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Mahabharata of Krishna-Dwaipayana Vyasa
translated by Kisari Mohan Ganguli

Mahabharata of Vyasa (Badarayana, krishna-dwaipayana) translated by Kisari Mohan Ganguli is perhaps the most complete translation available in public domain. Mahabharata is the most popular scripture of Hindus and Mahabharata is considered as the fifth veda. We hope this translation is helping you.

Section XXXVIII

(Astika Parva continued)

"Sauti said, 'Hearing the respective speeches of all the snakes, and hearing also the words of Vasuki, Elapatra began to address them, saying, 'That sacrifice is not one that can be prevented. Nor is king Janamejaya of the Pandava race from whom this fear proceedeth, such that he can be hindered. The person, O king, who is afflicted by fate hath recourse to fate alone; nothing else can be his refuge. Ye best of snakes, this fear of ours hath fate for its root. Fate alone must be our refuge in this. Listen to what I say. When that curse was uttered, ye best of snakes, in fear I lay crouching on the lap of our mother. Ye best of snakes, and O lord (Vasuki) of great splendour, from that place I heard the words the sorrowing gods spake unto the Grandsire. The gods said, 'O Grandsire, thou god of gods who else than the cruel Kadru could thus, after getting such dear children, curse them so, even in thy presence? And, O Grandsire, by thee also hath been spoken, with reference to those words of hers, 'Be it so.' We wish to know the reason why thou didst not prevent her.' Brahman replied, 'The snakes have multiplied. They are cruel, terrible in form and highly poisonous. From desire of the good of my creatures, I did not prevent Kadru then. Those poisonous serpents and others who are sinful, biting others for no faults, shall, indeed, be destroyed, but not they who are harmless and virtuous. And hear also, how, when the hour comes, the snakes may escape this dreadful calamity. There shall be born in the race of the Yayavaras a great Rishi known by the name of Jaratkaru, intelligent, with passions under complete control. That Jaratkaru shall have a son of the name of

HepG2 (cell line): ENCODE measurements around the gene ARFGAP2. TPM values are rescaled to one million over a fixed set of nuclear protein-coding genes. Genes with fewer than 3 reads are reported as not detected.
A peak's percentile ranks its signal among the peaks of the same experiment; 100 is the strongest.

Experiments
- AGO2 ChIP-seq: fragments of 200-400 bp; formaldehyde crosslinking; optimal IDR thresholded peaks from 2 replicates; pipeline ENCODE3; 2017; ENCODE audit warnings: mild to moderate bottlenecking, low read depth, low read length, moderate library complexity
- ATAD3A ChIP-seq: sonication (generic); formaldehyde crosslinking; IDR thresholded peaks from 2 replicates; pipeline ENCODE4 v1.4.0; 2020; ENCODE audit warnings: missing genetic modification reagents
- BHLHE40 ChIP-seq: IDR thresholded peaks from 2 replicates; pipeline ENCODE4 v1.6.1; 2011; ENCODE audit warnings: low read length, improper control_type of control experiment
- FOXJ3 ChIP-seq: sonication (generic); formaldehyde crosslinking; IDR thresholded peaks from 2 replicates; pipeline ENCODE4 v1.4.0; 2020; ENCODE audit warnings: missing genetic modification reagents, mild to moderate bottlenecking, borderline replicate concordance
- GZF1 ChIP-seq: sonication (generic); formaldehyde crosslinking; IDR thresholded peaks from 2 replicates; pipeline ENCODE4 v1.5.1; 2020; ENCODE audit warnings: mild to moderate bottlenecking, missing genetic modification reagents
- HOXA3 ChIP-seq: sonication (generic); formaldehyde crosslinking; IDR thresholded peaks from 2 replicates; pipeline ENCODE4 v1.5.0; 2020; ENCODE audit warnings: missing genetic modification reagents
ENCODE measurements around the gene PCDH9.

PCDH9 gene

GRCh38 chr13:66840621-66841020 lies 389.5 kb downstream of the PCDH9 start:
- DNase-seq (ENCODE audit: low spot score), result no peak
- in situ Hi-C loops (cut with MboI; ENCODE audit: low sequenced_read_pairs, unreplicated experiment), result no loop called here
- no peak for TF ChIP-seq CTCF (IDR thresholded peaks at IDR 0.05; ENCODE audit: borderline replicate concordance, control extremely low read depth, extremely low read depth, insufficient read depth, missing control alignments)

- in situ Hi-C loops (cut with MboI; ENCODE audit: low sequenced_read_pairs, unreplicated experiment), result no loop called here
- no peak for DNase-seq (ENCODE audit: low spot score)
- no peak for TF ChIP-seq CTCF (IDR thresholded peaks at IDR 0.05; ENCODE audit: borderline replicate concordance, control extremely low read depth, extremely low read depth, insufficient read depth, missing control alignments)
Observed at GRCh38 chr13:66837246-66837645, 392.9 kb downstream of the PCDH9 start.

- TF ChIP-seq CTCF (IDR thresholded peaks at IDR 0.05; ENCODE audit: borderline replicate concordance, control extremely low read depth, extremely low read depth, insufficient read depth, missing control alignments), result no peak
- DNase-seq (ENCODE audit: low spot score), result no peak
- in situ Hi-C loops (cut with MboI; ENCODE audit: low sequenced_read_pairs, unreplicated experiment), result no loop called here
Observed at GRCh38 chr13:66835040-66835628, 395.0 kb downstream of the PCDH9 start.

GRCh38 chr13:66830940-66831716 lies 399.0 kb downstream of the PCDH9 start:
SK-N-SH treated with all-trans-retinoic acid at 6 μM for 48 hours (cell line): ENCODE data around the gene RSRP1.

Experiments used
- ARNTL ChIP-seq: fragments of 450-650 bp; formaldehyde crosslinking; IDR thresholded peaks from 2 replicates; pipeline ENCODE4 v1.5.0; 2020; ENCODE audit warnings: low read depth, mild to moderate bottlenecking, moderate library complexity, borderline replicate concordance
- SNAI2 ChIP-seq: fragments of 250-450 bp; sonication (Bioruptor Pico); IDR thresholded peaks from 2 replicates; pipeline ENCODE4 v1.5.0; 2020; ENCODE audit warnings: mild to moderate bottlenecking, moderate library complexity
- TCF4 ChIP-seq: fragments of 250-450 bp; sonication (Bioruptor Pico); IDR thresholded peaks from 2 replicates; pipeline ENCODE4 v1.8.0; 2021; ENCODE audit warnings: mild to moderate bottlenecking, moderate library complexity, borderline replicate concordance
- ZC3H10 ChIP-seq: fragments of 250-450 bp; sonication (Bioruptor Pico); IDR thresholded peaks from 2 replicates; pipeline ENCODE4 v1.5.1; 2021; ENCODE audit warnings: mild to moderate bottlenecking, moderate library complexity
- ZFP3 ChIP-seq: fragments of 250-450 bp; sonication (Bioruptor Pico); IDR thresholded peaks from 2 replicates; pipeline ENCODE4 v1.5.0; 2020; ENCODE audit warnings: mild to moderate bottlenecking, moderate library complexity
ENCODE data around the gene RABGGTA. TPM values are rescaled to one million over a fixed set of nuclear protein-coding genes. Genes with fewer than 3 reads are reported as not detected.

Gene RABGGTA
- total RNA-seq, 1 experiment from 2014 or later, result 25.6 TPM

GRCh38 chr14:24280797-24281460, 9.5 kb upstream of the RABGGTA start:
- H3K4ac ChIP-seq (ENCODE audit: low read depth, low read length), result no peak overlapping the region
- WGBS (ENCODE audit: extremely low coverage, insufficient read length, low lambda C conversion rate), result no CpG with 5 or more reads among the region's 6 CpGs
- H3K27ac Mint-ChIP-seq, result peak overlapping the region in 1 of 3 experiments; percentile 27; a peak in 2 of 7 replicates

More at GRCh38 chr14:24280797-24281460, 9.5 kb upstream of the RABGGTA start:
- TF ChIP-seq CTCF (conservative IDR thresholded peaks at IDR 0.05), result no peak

p. 87

[paragraph continues] Astika. He shall put a stop to that sacrifice. And those snakes who shall be virtuous shall escape therefrom. The gods said, 'O thou truth-knowing one, on whom will Jaratkaru, that foremost Muni, gifted with great energy and asceticism, beget that illustrious son?' Brahma answered, 'Gifted with great energy, that best Brahmana shall beget a son possessed of great energy on a wife of the same name as his. Vasuki, the king of the snakes, hath a sister of the name of Jaratkaru; the son, of whom I speak, shall be born of her, and he shall liberate the snakes.'

"Elapatra continued, 'The gods then said unto the Grandsire, 'Be it so.' And the lord Brahman, having said so unto the gods, went to heaven. O Vasuki, I see before me that sister of thine known by the name of Jaratkaru. For relieving us from fear, give her as alms unto him (i.e., the Rishi), Jaratkaru, of excellent vows, who shall roam abegging for a bride. This means of release hath been heard of by me!'"





 
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